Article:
Stone Column

Back to the “craft” of stoneworking

February 1, 2010
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For as long as three years now (depending on where you’re located in the U.S.), most conversations among stone industry members have begun and ended with a discussion of the economy - specifically how bad it is and whether or not it is ever going to recover. And while we have a long road ahead of us until we’re all the way back, all indications are that the worst is behind us.

With this in mind, my interaction with stone fabricators lately has been a little different than it was during the depths of the recession - which seems to have been at or near the bottom from late 2008 through the middle of 2009. These days, we’re talking more about the craft of stoneworking and how fabricators are dealing with practical issues in the shop. The economy hasn’t been forgotten, to be sure, but it no longer dominates the conversation.

Maybe part of this is the fact that everyone - including me - is just plain tired of talking about the economy, since this mess certainly isn’t anything “new” anymore. Perhaps the recession has caused more fabrication shop owners and managers to look inward at their operations, and they are focusing more on increasing efficiency - even if it means making an initial investment to do so. Whatever the reasons may be, it is a welcome change.

Two prime examples of stone fabricators showcasing their stoneworking techniques and investments can be found in this issue of Stone World. In the first of these two “Fabricator Case Studies,” we report on Innovative Surfaces of Hastings, MN (page 48), which has made a number of investments in the latest technology, including a combination bridge saw/waterjet and a laser layout-projection workstation. “The [bridge saw/waterjet] has been great. We’ve had a lot better material utilization, and it has relieved some time on our CNCs,” explained Bruce Akins, owner of Innovative Surfaces. “We bought a laser [layout-projection workstation] at the same time, so all slabs are photographed and laid out prior to being cut.”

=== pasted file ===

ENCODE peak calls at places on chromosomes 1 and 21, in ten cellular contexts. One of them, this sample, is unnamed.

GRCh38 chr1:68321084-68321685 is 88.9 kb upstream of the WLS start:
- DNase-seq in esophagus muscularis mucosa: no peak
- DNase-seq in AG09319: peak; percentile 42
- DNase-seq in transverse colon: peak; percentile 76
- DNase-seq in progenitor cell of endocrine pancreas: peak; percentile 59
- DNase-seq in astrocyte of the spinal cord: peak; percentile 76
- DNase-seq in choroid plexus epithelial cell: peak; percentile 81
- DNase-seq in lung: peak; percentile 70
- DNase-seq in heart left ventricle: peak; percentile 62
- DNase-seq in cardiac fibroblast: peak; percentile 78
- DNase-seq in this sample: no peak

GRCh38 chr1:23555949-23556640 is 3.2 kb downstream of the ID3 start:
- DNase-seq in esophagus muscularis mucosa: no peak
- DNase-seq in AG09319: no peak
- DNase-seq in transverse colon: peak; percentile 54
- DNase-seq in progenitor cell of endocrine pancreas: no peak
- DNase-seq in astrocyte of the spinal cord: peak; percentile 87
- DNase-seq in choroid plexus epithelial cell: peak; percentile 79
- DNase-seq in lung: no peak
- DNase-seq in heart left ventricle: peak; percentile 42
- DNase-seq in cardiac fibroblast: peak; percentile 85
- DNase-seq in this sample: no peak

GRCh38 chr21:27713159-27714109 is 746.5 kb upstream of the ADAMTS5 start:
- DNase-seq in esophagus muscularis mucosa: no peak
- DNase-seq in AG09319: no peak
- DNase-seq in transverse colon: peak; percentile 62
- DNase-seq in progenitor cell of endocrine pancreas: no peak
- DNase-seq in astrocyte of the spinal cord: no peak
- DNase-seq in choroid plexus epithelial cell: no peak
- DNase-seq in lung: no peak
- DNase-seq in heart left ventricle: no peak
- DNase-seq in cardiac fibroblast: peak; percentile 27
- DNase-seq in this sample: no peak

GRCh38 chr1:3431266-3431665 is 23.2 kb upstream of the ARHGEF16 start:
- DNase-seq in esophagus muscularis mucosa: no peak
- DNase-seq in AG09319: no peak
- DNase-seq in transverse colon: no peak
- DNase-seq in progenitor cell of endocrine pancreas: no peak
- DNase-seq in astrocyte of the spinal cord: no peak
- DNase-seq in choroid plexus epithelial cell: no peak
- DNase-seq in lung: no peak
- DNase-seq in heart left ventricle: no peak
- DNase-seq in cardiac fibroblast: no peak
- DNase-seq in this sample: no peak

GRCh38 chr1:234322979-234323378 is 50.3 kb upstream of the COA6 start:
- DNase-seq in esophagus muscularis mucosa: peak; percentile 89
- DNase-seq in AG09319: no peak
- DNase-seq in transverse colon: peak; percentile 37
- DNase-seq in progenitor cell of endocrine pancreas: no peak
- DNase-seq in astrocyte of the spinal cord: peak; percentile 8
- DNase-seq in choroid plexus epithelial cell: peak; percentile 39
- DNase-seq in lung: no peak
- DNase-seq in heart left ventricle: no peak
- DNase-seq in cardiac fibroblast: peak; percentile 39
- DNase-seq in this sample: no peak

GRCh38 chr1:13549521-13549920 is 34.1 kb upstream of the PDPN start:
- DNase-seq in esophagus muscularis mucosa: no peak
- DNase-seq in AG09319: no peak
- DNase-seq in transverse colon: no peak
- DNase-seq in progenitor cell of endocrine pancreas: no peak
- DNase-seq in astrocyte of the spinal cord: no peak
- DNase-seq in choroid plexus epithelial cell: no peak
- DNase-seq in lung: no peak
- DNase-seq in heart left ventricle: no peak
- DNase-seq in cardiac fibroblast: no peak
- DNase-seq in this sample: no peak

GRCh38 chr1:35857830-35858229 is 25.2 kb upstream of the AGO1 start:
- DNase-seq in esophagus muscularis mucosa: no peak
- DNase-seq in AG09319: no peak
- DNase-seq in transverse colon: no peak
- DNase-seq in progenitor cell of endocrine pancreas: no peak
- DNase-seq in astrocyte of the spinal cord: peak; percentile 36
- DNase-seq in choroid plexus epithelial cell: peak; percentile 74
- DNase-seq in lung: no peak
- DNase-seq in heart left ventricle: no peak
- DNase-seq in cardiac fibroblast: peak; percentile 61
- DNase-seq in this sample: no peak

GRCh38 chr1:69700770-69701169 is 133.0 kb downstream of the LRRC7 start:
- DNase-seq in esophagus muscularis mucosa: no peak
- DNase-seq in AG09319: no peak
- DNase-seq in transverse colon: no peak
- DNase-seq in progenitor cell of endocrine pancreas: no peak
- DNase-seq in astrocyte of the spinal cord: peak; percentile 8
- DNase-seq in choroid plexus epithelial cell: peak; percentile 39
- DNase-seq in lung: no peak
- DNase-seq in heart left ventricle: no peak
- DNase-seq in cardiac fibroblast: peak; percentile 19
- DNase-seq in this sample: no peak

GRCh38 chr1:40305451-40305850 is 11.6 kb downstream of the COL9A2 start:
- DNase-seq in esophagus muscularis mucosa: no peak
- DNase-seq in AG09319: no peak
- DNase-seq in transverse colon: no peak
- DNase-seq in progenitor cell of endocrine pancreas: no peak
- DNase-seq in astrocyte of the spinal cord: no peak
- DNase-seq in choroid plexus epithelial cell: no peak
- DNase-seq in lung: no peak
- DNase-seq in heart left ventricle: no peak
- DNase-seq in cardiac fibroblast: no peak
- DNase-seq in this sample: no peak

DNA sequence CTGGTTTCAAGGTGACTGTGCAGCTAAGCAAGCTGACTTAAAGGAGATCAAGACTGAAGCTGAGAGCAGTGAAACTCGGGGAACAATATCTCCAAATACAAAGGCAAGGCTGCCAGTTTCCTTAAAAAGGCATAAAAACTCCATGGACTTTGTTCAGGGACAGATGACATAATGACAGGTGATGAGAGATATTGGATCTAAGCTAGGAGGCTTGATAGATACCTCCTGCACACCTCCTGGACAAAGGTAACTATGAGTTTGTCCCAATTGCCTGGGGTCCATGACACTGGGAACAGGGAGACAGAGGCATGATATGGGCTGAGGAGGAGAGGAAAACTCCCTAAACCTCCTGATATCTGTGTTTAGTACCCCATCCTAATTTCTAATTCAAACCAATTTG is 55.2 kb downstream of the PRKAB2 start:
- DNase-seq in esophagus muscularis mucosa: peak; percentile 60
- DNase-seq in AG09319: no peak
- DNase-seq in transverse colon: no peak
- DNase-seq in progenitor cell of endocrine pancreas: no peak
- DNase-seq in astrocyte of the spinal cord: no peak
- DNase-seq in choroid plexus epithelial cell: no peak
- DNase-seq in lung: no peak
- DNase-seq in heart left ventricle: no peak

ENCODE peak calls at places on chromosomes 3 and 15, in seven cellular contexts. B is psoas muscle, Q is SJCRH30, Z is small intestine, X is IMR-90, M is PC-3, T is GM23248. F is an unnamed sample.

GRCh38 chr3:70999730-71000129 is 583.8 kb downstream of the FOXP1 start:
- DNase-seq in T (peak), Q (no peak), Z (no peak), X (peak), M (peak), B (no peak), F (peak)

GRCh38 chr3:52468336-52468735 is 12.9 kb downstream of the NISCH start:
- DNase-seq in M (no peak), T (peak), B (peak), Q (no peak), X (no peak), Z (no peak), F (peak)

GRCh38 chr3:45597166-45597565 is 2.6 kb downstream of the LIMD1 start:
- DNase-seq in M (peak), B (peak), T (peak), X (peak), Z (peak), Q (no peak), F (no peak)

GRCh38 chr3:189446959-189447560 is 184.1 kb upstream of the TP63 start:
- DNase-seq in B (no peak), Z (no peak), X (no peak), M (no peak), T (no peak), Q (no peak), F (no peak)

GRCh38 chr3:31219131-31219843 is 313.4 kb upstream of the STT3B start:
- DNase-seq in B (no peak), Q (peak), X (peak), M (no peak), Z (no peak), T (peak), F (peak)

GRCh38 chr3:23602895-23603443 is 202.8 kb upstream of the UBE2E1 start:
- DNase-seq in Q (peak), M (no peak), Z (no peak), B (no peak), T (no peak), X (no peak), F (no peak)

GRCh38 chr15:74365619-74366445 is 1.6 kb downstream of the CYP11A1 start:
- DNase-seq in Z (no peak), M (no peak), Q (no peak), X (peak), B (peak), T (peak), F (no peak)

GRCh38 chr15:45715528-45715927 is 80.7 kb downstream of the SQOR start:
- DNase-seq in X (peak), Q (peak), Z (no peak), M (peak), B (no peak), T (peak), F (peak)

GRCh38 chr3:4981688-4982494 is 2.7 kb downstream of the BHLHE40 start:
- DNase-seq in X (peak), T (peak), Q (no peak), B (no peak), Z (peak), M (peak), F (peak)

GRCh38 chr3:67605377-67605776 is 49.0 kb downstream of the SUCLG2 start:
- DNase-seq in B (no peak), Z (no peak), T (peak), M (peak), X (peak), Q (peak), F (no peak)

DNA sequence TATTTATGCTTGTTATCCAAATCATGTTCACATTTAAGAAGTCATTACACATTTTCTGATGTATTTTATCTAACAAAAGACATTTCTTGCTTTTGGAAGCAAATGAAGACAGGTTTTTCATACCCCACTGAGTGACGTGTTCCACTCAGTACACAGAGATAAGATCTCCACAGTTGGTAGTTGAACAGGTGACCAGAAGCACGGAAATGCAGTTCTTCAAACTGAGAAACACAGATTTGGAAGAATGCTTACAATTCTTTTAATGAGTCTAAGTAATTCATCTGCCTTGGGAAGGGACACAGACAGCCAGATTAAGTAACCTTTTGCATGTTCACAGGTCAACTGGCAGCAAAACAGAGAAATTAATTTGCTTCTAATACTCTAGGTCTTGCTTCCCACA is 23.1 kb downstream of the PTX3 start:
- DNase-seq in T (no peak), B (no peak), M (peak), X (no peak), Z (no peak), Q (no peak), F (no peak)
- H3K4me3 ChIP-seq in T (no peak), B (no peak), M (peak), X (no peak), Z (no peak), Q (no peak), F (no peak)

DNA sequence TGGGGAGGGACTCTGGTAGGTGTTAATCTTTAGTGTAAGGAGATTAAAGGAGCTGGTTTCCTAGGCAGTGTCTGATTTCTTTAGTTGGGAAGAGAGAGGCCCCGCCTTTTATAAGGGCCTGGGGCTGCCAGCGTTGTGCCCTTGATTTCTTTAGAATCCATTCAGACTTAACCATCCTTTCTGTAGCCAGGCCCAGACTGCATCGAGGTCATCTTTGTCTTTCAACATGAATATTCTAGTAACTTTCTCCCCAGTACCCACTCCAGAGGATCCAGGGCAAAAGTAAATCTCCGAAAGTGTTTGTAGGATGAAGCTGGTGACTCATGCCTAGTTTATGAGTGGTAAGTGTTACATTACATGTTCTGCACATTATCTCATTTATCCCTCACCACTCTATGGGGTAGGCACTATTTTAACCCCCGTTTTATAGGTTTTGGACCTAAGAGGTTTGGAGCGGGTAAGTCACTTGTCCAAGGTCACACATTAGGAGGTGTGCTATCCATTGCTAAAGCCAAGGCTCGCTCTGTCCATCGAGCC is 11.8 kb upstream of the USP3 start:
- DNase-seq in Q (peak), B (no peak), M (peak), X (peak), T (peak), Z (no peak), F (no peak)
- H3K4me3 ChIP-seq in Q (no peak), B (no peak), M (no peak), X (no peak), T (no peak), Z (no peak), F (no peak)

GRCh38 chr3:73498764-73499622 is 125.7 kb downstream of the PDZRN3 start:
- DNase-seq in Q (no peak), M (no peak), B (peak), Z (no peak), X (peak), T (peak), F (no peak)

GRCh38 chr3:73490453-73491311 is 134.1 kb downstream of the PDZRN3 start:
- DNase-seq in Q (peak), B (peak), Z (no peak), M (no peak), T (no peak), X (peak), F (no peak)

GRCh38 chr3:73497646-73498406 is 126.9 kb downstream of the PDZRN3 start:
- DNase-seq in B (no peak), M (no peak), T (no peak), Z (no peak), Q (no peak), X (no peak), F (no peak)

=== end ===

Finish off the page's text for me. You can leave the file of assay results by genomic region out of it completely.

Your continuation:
According to Akins, these investments have not only benefitted the company within the shop, but also in its customer interaction. “Our business is wholesale, so clients of our customers come to us after we’ve taken photos of the slabs, and view the photos and slabs for layout approval.” he said. “It’s nice to be able to view and manipulate the pieces prior to cutting.”

Our second “Fabricator Case Study” in this issue is South Shore Marble & Granite in Egg Harbor Township, NJ (page 58), and this company has also made some major investments over the past year or so, including a new CNC stoneworking center with a state-of-the-art pod management system that had just been introduced to the marketplace at the time. “We purchased that machine in late 2008, and it really changed the output of our shop and made it more efficient. We found that we could do a lot more,” said John DeBlasiis, owner of South Shore Marble & Granite. “Everything is set up automatically. We don’t have to set up or attach hoses. I believe it is the only one in the U.S. It’s a workhorse; we use it all day long.”

DeBlasiis also touted his investment in advanced digital templating technology, which he said helps the company process complex jobs. “We are not doing the same thing over and over again,” DeBlasiis said. “We are doing a lot of radius work and inverted corners to create a custom look.”

While the companies mentioned above are just two examples of fabrication shops that are investing in new equipment, it is always invigorating to speak with firms that have put this new technology into action. If you have recently made investments in your shop, Stone World would love to hear about them, so feel free to E-mail me at michael@stoneworld and let me know what is new at your shop.

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